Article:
Three Southern California Wild and Scenic River Corridors Protected
Forest Service ordered to complete management plan
Neil Levine, Earthjustice, 303-871-6985
Brent Plater, CBD, 510-841-0812
An agreement approved today by US District Judge Charles Breyer will require the Forest Service to complete a comprehensive management plan for the Big Sur River, Sisquoc River and Sespe Creek by December 2003. Both the Sisquoc and the Sespe are to habitat for the endangered California condor, steelhead trout and red-legged frog.
These waterways, listed in 1992 under the Wild and Scenic Rivers Act, will gain stronger protections under a legal settlement reached between the Forest Service and the Center for Biological Diversity, the Environmental Defense Center, and Keep Sespe Wild. The groups were represented by Earthjustice attorney Neil Levine and Brent Plater of the Center for Biological Diversity.
Interim protections will go into effect immediately and include a ban on oil and gas or mineral development within each of the three corridors. The three waterways flow through the Los Padres National Forest, and are currently threatened by a Forest Service proposal to open up certain parts of the Forest to oil and gas exploration. Other interim measures include a halt to any new road building within the three riparian corridors, as well as a ban on cattle or sheep grazing within the protected zones. For purposes of the agreement, the corridor is defined as one-quarter mile in width on each side of the river or creek.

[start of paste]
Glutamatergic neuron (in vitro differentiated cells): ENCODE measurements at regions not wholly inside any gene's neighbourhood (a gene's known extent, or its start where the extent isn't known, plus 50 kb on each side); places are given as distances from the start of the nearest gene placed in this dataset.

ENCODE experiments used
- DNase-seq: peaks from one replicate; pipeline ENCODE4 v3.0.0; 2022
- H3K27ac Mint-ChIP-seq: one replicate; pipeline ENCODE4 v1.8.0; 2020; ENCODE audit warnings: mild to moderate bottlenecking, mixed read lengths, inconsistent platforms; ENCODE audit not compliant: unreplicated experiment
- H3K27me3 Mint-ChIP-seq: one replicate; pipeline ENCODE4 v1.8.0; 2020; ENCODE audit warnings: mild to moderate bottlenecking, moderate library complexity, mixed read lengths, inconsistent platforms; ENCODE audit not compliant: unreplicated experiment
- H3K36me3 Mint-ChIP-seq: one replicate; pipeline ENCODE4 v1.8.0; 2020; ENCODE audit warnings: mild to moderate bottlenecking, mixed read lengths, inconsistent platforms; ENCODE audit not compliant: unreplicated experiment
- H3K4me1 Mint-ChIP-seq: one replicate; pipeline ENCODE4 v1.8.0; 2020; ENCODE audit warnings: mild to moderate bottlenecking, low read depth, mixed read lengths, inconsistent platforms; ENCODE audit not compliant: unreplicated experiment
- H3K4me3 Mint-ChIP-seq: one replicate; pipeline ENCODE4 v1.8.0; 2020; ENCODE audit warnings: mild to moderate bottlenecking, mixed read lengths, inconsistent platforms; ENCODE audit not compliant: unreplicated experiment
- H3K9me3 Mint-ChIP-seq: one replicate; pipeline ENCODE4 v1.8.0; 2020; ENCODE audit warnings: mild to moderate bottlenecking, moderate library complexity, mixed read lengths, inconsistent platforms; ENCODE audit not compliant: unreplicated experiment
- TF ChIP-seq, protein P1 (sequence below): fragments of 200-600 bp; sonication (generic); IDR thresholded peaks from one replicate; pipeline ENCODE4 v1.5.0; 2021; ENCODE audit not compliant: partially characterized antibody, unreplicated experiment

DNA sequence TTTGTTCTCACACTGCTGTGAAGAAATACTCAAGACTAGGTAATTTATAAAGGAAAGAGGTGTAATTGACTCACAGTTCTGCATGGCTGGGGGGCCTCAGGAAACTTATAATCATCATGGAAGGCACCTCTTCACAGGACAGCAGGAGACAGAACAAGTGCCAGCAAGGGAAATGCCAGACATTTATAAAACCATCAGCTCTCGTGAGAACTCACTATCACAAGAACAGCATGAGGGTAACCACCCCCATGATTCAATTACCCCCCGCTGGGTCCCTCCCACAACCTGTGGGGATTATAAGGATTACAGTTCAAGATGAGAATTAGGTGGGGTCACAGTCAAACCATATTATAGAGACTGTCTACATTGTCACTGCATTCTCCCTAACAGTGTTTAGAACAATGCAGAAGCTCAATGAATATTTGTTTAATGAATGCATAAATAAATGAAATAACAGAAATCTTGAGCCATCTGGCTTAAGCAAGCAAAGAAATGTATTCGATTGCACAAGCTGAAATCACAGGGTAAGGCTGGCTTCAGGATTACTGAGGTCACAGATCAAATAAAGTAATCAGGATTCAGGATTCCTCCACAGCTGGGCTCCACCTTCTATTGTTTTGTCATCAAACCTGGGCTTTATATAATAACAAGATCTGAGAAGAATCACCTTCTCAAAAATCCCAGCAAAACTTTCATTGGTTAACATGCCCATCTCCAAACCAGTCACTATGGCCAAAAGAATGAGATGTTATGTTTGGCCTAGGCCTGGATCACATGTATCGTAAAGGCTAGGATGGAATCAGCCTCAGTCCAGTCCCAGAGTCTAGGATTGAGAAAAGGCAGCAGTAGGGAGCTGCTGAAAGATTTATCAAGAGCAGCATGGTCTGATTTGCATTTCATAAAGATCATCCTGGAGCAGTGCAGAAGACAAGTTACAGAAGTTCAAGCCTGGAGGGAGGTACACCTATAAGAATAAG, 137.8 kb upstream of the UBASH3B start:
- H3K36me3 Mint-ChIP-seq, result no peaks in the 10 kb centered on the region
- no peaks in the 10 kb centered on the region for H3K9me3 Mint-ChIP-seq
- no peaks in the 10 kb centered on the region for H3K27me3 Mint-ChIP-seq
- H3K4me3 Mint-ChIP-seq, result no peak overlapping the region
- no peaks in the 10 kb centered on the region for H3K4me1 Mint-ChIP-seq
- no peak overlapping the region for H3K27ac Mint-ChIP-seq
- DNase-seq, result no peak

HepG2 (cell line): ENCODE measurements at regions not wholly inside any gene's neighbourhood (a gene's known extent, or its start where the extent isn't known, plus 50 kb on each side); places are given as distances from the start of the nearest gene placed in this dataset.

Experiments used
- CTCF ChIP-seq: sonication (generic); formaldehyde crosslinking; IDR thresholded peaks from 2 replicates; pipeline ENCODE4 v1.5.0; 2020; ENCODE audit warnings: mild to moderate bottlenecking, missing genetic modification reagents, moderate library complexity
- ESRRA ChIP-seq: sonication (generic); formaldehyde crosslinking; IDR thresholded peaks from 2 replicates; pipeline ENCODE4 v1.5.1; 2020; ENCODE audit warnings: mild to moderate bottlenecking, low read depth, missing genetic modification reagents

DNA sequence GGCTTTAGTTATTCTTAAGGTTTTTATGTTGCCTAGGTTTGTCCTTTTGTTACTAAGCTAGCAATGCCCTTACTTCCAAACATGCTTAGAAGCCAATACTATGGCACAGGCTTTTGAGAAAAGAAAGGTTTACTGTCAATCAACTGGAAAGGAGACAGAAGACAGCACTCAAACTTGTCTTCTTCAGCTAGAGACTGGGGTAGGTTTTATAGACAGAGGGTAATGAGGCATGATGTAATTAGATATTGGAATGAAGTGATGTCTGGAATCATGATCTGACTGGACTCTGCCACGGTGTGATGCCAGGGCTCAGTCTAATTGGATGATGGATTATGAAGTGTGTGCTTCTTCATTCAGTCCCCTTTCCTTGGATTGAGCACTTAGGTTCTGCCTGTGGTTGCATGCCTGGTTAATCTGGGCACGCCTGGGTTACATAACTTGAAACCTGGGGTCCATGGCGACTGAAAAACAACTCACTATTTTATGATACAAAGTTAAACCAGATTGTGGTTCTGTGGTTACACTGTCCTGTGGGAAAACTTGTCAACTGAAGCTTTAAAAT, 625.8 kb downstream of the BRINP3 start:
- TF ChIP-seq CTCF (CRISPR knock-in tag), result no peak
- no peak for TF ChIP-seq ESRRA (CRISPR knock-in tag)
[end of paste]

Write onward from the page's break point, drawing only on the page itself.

The drilling proposals in Los Padres are another example of the Bush adminstration’s plan to extract energy resources from even fragile wilderness areas. The Forest Service is proposing to open up 140,000 roadless acres in Los Padres National Forest to oil and gas leasing. Los Padres, the third-largest national forest in California, includes some of the wildest and most rugged land in the state. It encompasses 1.75 million acres and covers six counties, from Monterey to Ventura.
The three groups filed suit to end the Forest Service’s six-year delay in complying with the Wild and Scenic Rivers Act, which was passed by Congress in 1968. The act requires agencies responsible for protecting rivers to prepare comprehensive management plans within three years of their designation as wild and scenic.
The agreement affects 19 1/2 miles of the Big Sur River, from its headwaters to the Ventana Wilderness boundary, and 33 miles of the Sisquoc River, from its origin in Los Padres National Forest to the forest boundary. Congress also designated 27 1/2 miles of Sespe Creek as “wild” and 4 miles as “scenic.” Sespe Creek is a major tributary of the Santa Clara River.
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